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The racial equity impact of HB 32 is important because minorities in Virginia disproportionately work in minimum wage positions. The purpose of this report is to provide a racial impact analysis of House Bill (HB) 32, legislation proposed in the 2014 Virginia General Assembly to increase the minimum wage from $7.25 to $8.50 an hour. According to 2013 data, 1.8 million workers in Virginia are paid hourly rates and 6.8 percent of these workers earn the federal minimum wage of $7.25 per hour. Examining fiscal years 2015 to 2020 for the Commonwealth, such an increase would cost $2,712,696. This impact includes the costs to cover additional staff for enforcement of the bill. Moreover, based on data provided by the Department of Human Resource Management, such an increase would also affect 264 salaried employees, costing an additional $296,252. In sum, this report examines the various and differing components surrounding HB 32 and minimum wage from a comprehensive perspective. This report examines why HB 32 failed, analyzes minimum wage versus living wage, and discusses what steps can be taken to promote racial income equality. In addition, this report charts a path forward toward policy that can be implemented legislatively with a positive effect on Virginia’s communities.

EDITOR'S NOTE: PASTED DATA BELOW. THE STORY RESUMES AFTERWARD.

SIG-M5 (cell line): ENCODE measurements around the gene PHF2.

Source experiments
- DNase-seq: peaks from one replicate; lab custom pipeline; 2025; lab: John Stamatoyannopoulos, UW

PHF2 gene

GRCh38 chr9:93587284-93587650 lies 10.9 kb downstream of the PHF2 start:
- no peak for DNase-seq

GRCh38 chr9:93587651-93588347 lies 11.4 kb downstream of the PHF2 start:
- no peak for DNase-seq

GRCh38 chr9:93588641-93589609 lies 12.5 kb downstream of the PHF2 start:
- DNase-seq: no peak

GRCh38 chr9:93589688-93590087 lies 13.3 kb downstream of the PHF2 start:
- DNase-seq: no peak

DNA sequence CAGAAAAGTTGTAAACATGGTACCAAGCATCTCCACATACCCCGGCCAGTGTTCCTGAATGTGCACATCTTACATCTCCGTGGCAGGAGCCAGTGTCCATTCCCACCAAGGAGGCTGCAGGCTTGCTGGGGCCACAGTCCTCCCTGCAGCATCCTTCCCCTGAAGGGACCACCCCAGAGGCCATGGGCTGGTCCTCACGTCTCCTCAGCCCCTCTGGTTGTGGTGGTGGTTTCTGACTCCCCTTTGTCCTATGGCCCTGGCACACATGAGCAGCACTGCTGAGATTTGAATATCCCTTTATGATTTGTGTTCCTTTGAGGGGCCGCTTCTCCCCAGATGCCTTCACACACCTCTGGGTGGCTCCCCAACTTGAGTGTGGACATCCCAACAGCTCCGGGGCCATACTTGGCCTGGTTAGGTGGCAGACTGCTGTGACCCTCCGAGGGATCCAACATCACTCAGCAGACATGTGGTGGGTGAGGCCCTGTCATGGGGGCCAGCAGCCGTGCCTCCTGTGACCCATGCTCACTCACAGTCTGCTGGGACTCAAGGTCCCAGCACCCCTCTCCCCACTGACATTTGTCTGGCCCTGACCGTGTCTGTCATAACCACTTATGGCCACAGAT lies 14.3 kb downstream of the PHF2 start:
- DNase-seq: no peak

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VCU L. Douglas Wilder School of Government and Public Affairs Publications